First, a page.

A black Montgomery boat captain involved in a viral melee on an Alabama riverfront has been charged with third-degree assault.
Footage from the August 5 fight showed 43-year-old Damien Pickett throwing off his hat before engaging one of the rowdy men on the dock, appearing to throw punches before he was overwhelmed by at least two other men.
Other deckhands then came to his defense, with one of them whacking a man with a steelchair. The incident – a WWE-style brawl that garnered national attention – occurred when a group of white boaters accosted the dockhand.
A racially charged skirmish ensued, after which total of five other defendants – including 42-year-old wheelchair wielder Reggie Ray – were arraigned, with two pleading guilty to assault charges.
It’s now been revealed that one who has yet to come to a plea agreement is now pressing charges against Pickett – who was filmed being attacked after he tried to move the defendants’ illegally parked pontoon preventing the Harriott II Riverboat from docking.
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Damien Pickett, a 43-year-old riverboat captain involved in a viral melee in Alabama this past Auguest, has been charged with third-degree assault, court records have revealed
The incident – a WWE-esque brawl where several rushed to the dock worker’s defense – occurred in August when a group of white boaters accosted Pickett
One of the white defendants, Zachery ‘Chase’ Shipman, is now pressing charges against 43-year-old Pickett, who is facing a misdemeanor assault case as a result
As a result, he is now facing charges of third-degree assault – a misdemeanor – for which is scheduled to be arraigned later this month.
The development – first reported by Selma-based WAKA-8 – comes three months after Pickett penned a handwritten statement to cops eventually used against his attackers, who became incensed when Picket moved their vessel so he could dock.
In the statement, Pickett tells police how his captain had asked the group ‘at least five or six times’ to move from the city-run riverboat’s designated spot before being bombarded with blows.
The group, he said, responded by ‘giving us the finger and packing up to leave’, before rushing back in a rage when he moved their vessel ‘three steps to the right.’
Footage of the ensuing fight – which occurred on August 5 at Montgomery’s Riverfront Park – shows the rest, with suspect Zachery Shipman, the one pressing charges against Pickett, allegedly running up on the river-boat captain.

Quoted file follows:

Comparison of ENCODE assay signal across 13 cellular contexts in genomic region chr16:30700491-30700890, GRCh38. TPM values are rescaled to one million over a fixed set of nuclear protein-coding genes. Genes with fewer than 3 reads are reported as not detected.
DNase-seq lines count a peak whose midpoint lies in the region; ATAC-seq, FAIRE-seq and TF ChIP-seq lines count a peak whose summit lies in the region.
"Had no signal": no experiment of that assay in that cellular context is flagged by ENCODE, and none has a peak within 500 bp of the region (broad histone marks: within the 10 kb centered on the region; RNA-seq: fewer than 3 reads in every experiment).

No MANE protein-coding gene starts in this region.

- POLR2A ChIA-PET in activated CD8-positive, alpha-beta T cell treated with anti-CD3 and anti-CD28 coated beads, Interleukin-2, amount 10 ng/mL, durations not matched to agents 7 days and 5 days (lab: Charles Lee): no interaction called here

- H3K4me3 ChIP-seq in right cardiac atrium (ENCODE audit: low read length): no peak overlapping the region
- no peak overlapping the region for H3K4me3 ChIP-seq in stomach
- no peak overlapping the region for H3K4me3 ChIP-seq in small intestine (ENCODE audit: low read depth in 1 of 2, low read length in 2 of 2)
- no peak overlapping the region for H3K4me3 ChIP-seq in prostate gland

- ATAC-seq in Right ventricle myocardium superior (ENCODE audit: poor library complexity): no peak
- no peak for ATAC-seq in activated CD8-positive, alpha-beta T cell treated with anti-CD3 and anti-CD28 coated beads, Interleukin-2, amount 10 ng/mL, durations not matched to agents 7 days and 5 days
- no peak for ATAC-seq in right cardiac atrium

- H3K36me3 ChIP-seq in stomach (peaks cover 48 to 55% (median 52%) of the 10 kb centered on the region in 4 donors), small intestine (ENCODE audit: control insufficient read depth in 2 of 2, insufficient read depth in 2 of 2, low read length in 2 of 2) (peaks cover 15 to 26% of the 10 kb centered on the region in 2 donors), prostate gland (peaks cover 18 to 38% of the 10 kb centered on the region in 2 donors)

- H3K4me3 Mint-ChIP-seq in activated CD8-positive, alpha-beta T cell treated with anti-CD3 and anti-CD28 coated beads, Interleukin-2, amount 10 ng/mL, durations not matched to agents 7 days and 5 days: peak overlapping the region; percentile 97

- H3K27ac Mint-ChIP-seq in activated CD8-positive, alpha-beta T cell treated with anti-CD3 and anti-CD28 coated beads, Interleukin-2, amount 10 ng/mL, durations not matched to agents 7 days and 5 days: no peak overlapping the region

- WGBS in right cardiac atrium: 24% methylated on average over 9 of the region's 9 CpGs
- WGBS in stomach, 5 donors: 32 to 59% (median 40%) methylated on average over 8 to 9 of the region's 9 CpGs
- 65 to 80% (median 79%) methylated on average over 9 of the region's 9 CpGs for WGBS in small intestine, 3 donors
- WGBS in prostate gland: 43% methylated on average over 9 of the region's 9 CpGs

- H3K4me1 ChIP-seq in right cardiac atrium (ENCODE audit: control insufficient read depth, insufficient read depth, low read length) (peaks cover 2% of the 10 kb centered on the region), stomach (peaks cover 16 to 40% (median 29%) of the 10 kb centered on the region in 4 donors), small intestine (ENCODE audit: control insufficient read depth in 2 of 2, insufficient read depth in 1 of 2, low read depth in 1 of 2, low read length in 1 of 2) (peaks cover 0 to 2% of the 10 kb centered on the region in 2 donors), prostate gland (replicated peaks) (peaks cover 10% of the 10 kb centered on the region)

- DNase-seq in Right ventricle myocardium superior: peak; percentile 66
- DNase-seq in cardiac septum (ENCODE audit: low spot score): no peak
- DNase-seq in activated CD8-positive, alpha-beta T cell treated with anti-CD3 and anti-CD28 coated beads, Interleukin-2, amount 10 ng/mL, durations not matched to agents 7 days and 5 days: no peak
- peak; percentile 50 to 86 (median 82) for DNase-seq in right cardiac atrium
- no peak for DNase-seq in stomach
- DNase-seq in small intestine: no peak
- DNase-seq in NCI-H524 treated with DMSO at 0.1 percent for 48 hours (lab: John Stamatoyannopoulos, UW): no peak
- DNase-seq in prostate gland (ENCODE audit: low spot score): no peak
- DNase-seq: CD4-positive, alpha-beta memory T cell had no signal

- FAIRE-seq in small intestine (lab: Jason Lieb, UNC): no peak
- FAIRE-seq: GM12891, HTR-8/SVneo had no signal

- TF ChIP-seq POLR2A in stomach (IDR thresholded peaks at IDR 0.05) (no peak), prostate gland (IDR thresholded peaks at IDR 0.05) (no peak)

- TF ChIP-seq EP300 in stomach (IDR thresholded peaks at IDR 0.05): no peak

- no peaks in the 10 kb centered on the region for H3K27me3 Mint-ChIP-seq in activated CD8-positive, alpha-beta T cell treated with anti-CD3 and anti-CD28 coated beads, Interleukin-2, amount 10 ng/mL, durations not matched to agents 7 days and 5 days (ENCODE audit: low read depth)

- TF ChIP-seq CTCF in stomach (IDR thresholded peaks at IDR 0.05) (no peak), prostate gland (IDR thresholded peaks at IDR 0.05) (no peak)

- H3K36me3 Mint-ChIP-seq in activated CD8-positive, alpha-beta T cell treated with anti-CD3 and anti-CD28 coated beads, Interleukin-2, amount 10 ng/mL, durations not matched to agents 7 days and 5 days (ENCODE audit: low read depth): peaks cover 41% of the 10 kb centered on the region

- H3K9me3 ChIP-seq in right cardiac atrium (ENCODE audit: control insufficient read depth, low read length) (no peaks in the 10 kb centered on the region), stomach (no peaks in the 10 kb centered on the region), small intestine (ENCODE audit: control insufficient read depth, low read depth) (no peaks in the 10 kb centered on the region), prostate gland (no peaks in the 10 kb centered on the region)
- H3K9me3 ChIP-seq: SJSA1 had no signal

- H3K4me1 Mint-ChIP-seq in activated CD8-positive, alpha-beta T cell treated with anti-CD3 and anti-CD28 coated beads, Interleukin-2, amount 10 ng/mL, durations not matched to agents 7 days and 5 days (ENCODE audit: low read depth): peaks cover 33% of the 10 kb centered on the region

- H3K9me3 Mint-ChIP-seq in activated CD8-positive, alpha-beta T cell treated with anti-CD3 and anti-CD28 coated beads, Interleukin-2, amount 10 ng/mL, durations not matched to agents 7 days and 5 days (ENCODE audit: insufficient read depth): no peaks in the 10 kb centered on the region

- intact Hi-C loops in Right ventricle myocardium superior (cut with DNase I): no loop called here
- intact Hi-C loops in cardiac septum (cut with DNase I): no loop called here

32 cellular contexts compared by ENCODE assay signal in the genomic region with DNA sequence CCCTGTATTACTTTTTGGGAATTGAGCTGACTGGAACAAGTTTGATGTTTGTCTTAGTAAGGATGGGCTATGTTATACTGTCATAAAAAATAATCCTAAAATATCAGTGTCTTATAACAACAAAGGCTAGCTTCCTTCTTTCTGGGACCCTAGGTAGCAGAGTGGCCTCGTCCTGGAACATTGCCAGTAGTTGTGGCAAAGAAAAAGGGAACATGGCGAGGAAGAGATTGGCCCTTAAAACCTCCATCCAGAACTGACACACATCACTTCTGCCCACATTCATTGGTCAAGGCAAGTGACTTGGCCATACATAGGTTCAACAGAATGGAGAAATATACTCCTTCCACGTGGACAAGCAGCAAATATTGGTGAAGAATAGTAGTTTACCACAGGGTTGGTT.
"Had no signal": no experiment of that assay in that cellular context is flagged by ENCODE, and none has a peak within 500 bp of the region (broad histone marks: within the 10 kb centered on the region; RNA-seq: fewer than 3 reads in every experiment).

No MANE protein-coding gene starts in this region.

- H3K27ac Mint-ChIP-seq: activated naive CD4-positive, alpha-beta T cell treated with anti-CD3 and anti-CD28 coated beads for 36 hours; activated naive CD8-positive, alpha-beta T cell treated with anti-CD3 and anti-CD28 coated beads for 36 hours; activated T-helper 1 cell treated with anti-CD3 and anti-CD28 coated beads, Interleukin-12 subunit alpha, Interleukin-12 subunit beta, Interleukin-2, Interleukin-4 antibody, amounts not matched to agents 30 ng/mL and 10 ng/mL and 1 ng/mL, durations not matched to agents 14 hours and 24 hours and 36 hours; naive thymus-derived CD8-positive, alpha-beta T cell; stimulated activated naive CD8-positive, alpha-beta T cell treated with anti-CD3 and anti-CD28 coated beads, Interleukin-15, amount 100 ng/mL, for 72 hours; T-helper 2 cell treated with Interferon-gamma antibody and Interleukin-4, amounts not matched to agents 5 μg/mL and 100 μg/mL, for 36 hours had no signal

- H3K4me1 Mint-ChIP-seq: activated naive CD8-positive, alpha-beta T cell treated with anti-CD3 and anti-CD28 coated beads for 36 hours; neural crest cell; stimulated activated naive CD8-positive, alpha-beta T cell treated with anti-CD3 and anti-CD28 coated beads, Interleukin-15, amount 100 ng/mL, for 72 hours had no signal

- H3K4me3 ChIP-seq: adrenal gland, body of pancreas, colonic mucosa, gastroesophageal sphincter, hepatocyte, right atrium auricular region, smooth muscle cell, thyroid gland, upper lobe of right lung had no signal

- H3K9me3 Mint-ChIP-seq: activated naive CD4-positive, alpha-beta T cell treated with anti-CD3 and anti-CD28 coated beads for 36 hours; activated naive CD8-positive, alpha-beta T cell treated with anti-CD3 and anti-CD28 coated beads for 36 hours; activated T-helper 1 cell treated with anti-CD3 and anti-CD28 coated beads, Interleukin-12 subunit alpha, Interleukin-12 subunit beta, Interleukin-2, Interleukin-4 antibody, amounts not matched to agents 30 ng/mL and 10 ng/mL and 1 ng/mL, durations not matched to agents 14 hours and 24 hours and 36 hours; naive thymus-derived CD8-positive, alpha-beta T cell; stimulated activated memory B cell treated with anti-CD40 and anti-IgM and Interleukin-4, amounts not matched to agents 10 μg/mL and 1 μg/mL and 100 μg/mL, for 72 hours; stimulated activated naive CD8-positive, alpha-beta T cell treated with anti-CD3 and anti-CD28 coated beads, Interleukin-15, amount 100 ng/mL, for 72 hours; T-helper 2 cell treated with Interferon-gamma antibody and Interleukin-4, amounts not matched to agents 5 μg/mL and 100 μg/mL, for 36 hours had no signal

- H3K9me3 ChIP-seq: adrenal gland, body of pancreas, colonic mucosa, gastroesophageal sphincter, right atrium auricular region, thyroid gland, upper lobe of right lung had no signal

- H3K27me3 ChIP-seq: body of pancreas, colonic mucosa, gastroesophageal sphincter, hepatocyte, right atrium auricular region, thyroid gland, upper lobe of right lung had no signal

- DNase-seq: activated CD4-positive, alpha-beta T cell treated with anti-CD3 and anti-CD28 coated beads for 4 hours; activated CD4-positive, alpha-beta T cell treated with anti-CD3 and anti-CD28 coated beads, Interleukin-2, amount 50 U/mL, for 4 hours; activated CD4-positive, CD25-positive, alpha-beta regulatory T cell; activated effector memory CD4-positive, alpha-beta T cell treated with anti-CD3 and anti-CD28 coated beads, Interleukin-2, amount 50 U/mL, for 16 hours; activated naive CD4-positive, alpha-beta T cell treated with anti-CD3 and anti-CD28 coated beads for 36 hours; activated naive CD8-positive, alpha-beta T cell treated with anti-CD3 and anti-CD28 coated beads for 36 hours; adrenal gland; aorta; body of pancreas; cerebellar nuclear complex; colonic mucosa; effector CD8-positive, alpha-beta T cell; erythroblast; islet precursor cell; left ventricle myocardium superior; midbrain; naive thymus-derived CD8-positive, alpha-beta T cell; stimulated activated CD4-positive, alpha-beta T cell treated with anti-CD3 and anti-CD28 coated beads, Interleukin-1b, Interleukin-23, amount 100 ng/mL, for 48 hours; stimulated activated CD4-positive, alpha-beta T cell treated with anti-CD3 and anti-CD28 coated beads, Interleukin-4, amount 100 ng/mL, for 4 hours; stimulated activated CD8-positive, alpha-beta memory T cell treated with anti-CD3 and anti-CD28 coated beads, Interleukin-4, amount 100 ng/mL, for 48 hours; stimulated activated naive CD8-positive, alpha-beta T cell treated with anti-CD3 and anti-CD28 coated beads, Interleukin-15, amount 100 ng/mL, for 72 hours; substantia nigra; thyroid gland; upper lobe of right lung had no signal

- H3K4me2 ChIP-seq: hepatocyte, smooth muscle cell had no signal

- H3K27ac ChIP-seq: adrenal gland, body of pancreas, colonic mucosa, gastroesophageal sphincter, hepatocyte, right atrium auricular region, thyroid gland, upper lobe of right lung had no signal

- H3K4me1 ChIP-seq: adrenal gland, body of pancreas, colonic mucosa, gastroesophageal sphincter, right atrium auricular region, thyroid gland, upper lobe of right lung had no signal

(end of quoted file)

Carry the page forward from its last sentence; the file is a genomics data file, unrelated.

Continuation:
A sucker punch from 48-year-old defendant Richard Roberts soon follows, spurring Pickett – previously peaceful – to toss his hat aside and start defending himself.
Roberts – pleaded guilty to two counts of assault in the third degree and was given a suspended sentence of four months of jail time – is then seen throwing a series of punches, many of which Pickett dodged and weaved without attacking back.
Attempting to first outwrestle his attacker, Pickett was then attacked by Todd’s 21-year-old girlfriend Mary Todd, who last month made a plea agreement that had her original charge of third-degree assault downgraded to harassment.
Zachary Shipman (far left) was among four white members of the brawl to be arrested and charged for the fight – before a man who rushed to Pickett’s defense with a folding chair became the fifth to be charged
The mugshots of Allen Todd, who has pleaded not guilty to his part in the August 5 skirmish, and Richard Roberts, who pleaded guilty last month after he was filmed sucker punching the defendant
Mary Todd, 21, turned herself and pleaded guilty to get her charge downgraded to harassment. She is reportedly the girlfriend of Shipman, seen at right
Ray (seen here before posting bail in August) was later arrested after being charged with disorderly conduct
Cops handling the case say he was the one shown in video hitting Roberts with a folding chair
A wild brawl that saw another white defendant in 23-year-old Allen Todd also jump in ensued, and was captured from multiple angles by several horrified onlookers.